Gobike bicycles have all the standard requirements of the public shared bicycles that have gained momentum since the first generation of bikesharing was implemented in Copenhagen in 1998. The next step in this rapid development of the public shared bicycle is the incorporation of ITS, which will give users the opportunity to create a commuter profile and interactively connect with other modes of transport, easing their journey in the city. Additional potential applications include the provision of location specific information on traffic activities, public transport schedules, available shared cars, carpooling, opening hours of shops, and information on the nearest fellow cyclist on a shared bike for better security. By using the open Google Android platform, third party applications could also offer endless possibilities, and provide even stronger incentives for bicycles as a preferred private and public means of urban transportation.

Gobike tablet

A Gobike passenger uses the tablet computer integrated with all of Gobike’s “smart bikes”. The computers offer passengers the opportunity to get optimal information about routes and connections to other public transport systems. Photo courtesy of Gobike.

Intelligent transport systems (ITS) add new tool to toolkit of sustainable urban mobility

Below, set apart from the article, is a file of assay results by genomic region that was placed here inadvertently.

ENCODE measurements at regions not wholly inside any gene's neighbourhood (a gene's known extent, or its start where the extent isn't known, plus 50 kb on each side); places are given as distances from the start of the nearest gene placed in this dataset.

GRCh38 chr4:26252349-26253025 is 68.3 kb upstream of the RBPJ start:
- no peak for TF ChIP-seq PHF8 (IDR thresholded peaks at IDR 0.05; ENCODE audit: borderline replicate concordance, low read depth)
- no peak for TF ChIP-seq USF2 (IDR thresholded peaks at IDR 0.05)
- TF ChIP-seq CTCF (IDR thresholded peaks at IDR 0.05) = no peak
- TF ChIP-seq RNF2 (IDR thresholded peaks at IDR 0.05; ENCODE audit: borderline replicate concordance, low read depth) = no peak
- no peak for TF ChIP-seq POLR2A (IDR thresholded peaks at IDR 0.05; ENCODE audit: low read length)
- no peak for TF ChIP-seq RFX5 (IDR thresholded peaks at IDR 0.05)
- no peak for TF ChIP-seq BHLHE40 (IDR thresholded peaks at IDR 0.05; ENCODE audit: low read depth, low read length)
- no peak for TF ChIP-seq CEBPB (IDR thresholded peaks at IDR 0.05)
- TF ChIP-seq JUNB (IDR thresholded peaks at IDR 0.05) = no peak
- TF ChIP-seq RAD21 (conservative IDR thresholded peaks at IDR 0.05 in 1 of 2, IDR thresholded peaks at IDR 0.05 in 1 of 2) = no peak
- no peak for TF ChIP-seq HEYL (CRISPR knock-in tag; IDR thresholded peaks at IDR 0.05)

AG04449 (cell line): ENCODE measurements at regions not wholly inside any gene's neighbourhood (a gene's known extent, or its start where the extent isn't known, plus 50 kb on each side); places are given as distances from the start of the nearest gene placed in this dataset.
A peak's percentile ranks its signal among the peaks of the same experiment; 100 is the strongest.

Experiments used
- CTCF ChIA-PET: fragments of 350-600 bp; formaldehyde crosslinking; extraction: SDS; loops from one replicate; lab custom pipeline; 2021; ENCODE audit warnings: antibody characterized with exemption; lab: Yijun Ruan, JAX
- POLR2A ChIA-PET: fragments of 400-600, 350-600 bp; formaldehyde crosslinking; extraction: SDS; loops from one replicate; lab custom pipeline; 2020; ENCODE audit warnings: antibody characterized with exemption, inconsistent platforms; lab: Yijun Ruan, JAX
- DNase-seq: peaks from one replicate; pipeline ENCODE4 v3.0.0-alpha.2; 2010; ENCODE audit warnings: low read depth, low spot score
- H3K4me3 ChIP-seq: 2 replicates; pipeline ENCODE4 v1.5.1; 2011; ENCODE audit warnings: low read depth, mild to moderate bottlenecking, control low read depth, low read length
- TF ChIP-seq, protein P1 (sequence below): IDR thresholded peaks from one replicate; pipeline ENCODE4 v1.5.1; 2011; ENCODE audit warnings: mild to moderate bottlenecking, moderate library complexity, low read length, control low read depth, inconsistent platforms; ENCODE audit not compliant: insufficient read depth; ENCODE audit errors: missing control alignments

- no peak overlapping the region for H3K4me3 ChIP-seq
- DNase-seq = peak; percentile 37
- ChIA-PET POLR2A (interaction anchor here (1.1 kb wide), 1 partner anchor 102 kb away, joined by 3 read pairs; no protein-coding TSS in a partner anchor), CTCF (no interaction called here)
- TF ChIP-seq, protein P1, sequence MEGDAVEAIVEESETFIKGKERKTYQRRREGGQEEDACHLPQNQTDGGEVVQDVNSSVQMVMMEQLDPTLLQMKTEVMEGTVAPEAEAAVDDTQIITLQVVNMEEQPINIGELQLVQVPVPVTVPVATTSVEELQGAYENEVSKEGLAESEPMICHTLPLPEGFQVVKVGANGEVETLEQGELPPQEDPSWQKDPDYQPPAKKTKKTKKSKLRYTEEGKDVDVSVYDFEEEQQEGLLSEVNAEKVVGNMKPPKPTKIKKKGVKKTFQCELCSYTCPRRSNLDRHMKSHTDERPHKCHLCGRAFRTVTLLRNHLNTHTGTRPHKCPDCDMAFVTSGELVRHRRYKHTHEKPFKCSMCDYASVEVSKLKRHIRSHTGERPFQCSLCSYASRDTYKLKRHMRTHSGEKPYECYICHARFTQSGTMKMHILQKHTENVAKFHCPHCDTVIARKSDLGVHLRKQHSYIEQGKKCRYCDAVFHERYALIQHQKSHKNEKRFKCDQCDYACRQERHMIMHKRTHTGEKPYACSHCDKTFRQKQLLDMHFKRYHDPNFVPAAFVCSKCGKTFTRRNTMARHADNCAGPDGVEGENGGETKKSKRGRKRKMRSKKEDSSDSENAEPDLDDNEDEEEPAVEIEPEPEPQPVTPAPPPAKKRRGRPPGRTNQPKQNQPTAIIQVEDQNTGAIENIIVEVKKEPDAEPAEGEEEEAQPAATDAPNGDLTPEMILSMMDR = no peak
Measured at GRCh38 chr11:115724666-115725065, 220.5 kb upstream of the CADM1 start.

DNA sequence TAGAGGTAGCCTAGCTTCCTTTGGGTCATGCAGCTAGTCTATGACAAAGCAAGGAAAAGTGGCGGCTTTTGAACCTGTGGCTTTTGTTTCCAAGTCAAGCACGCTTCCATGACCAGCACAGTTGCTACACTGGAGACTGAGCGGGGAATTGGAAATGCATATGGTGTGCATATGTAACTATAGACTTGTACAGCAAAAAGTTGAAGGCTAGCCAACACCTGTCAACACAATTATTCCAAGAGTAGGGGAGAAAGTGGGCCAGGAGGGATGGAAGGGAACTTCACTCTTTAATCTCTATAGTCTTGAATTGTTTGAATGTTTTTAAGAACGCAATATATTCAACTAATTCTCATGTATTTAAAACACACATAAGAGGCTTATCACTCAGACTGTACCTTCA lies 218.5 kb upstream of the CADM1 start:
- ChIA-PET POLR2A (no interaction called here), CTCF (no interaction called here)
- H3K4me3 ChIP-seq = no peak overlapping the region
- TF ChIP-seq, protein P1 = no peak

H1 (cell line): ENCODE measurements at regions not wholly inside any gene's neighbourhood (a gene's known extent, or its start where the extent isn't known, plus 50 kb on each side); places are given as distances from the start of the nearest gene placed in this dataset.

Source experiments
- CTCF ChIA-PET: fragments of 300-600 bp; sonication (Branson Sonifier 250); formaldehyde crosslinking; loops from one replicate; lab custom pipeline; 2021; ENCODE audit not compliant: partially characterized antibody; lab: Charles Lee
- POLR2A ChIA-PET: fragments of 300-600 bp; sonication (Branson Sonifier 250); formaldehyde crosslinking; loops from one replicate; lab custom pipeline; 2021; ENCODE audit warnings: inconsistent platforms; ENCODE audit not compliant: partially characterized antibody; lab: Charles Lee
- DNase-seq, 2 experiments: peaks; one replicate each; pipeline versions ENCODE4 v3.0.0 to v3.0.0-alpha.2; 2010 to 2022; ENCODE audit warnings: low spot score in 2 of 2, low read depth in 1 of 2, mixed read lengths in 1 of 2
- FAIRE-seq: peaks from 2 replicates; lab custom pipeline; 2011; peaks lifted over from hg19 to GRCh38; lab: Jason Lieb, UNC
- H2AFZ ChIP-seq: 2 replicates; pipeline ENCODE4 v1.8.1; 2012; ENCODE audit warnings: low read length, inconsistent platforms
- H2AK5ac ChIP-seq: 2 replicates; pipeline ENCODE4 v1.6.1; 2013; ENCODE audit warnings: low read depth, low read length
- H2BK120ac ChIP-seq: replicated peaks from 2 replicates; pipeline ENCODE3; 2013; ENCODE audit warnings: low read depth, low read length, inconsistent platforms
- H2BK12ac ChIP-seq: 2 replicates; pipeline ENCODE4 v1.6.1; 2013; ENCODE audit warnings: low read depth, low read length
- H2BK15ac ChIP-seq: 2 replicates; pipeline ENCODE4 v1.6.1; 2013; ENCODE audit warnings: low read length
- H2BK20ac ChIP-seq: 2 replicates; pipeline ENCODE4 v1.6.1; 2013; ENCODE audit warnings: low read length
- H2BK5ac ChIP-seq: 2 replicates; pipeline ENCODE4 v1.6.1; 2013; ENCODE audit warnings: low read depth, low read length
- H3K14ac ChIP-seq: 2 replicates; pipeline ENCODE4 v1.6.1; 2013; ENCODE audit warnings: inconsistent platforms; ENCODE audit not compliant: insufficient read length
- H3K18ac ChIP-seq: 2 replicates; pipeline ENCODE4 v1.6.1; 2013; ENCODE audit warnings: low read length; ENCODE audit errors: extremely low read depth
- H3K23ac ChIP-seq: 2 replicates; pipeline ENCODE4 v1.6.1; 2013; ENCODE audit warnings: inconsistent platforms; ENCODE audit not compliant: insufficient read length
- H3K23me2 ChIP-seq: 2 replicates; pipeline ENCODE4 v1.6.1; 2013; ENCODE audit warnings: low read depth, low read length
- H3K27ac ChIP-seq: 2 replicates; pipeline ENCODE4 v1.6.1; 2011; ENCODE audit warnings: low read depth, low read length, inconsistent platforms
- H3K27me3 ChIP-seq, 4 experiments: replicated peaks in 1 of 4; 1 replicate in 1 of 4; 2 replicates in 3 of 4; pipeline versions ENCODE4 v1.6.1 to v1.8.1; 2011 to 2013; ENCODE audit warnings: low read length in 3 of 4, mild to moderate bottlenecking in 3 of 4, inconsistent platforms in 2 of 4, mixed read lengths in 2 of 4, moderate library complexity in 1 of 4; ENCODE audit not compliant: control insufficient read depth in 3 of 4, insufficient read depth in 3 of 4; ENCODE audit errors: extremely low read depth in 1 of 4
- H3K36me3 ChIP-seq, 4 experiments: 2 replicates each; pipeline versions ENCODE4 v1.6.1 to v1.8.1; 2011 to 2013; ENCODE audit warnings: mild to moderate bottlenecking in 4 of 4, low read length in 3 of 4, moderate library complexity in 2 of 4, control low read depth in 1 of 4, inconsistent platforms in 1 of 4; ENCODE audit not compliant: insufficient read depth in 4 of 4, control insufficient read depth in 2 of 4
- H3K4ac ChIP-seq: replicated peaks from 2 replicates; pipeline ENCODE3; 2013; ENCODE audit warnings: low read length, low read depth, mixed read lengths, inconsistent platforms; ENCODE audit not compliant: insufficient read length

According to the United Nations Human Settlements Programme (UN-HABITAT), transport and planning departments – particularly in developing countries – consider more roads as the primary solution to an increased number of cars. This “solution” is used despite significant evidence from studies that show that more roads simply lead to more cars, which exacerbates the situation for all commuters. Smart bikes provide a motivation for focusing on assuring adequate access for all urbanites to the most efficient means of transportation instead of planning for cars.

The ITS approach to urban mobility challenges organizes existing means of transport more efficiently, and smart bikes make ITS an even better tool in the toolkit of sustainable urban mobility. Gobike tackles the same challenges as other public shared bicycle schemes, like the “last mile” of a journey issue, and the missing links between public transport networks, while also including the advantages of ITS solutions such as those mentioned above. The result of this model will be better mobility solutions for commuters, and thus greater incentives to use public transport and reduce fossil fuel use, personal and societal health risks, inefficient use of urban space, and travel time.

Copenhagen’s Gobike system has yet to prove its worth upon full implementation, but it can already be considered an important demonstration of integrating bicycles with ITS. Based on previous ITS success with motorized transportation, it’s likely that smart bikes will be an important element in breaking the current proportional increase of urbanization and motorization in our cities. This fourth generation of public bicycle share systems underlines that the bicycle is not – as often perceived – the poor man’s means of transport, but rather the wise man’s.

To learn more about Copenhagen’s new Gobike system, see their YouTube video here.